STRATEGIC

Houston… We Have a Problem…

 

Storm approaching a MineAuditing corrective actions can be difficult.  Often, on the first pass most corrective actions seem OK. The difficult part is scrutinizing them and evaluating them for their potential to prevent the problem from happening again.

  1. Has the problem been well defined?

A lot of the issues with resolving a problem stem from a poorly written problem statement or from nonconformity. A nonconformity is the non-fulfillment of a requirement, according to the ISO standards. Which means you essentially need to identify the gap – the difference between the expected requirement and what was actually observed.

Example:

    • Requirement: all employees must have chemical hazards training.
    • Observation: only 5 of 10 employees have received the required chemical hazards training.
    • Nonconformity/problem statement: not all employees have received the required chemical hazard training.

The problem statement does not include:

    • The solution
    • The cause of the problem
    • Any other problems
    • Opinions
  1. Has the root cause been identified?

Has the investigator identified the true root cause along with all of the contributing factors? The majority of findings do not relate to human behavior factors. There is usually additional contributing factors, such as:

    • Equipment
    • Supervision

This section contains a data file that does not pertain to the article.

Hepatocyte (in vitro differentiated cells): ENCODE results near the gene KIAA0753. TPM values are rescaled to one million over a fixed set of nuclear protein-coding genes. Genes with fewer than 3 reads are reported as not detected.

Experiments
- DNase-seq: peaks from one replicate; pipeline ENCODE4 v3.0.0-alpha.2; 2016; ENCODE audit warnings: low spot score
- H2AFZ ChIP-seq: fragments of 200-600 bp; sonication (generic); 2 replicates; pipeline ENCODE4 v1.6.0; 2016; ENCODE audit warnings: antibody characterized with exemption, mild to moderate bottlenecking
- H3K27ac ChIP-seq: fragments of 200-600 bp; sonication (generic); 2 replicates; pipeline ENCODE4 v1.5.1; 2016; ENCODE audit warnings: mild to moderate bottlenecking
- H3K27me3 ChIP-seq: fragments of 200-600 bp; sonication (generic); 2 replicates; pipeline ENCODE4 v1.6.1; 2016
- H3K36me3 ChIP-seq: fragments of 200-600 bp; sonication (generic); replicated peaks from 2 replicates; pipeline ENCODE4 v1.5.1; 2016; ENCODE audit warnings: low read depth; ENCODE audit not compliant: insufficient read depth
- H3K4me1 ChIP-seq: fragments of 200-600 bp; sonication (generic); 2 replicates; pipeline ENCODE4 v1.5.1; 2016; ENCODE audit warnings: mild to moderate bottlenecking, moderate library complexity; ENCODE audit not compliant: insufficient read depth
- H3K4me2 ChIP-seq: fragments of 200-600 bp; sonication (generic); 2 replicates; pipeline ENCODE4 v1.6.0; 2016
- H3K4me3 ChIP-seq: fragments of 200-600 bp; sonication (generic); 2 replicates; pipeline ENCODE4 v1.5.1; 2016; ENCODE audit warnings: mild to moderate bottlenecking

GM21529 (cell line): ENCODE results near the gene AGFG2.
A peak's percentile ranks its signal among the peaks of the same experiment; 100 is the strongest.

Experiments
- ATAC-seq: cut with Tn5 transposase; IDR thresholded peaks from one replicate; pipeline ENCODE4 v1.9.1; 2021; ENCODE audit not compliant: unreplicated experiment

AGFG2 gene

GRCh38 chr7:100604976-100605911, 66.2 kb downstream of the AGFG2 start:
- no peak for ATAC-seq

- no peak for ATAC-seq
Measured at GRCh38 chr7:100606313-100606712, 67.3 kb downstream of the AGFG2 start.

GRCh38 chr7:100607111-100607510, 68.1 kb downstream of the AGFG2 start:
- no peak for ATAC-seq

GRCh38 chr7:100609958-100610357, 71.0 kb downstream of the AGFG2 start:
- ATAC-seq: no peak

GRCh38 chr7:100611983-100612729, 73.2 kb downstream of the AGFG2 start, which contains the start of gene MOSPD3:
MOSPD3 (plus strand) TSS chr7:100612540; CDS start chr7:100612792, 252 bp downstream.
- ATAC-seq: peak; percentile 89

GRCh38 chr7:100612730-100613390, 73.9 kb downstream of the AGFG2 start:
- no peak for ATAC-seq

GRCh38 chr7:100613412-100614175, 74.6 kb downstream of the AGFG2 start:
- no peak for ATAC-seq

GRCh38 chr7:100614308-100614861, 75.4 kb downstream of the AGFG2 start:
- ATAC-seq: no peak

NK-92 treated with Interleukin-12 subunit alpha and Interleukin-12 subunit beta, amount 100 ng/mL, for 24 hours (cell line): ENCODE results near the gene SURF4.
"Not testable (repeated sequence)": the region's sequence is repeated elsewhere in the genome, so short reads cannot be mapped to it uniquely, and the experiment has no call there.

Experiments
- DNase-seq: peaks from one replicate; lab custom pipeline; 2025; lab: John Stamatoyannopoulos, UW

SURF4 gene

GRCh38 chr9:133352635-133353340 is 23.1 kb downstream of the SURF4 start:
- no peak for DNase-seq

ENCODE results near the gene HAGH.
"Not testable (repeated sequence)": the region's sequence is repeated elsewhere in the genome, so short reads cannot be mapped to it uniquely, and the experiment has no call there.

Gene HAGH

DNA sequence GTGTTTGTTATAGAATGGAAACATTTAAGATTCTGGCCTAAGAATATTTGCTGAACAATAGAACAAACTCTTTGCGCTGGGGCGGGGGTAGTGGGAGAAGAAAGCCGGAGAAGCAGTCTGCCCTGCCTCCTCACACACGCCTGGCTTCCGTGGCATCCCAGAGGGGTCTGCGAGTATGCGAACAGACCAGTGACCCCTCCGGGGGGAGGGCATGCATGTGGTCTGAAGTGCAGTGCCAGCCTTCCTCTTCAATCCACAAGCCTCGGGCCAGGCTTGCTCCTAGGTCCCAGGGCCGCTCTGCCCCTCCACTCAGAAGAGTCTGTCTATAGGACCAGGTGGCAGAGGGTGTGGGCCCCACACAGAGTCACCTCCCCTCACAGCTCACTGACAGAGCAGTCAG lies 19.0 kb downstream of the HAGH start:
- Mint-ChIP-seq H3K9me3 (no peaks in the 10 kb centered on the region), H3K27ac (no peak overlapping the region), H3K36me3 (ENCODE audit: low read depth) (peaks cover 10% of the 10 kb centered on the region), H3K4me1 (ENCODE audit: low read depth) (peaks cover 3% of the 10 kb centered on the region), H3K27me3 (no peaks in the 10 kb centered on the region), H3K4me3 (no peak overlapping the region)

• Training
    • Procedures

As an auditor, if you can still ask “Why?”, then they may not have fully explored the issue.

  1. Have the identified corrective actions addressed the root causes?

There are two types of actions that need to be taken, immediate corrections and long term corrective actions. See my previous blog post for the difference. The long term actions should address the root causes and contributing factors. This is how the problem will be prevented from recurring.

  1. Have the actions been verified for effectiveness?

The actions have to be verified for effectiveness. This goes beyond just verifying that the actions were completed.

To be verified for effectiveness, a number of questions should be asked:

    • Were the actions completed?
    • Did the actions address the root cause?
    • Will the actions prevent the problem from happening again?

The last question may take a while to answer, sometimes even up to 6 months after the implementation of the actions.

The goal of a solid corrective action process is to drive continual improvement, not just fix things. As auditors we need to push companies forward. It’s a waste of money and resources repeatedly repairing the same problem.

As Einstein said, doing the same thing over and over again, but expecting a different result is the definition of insanity.

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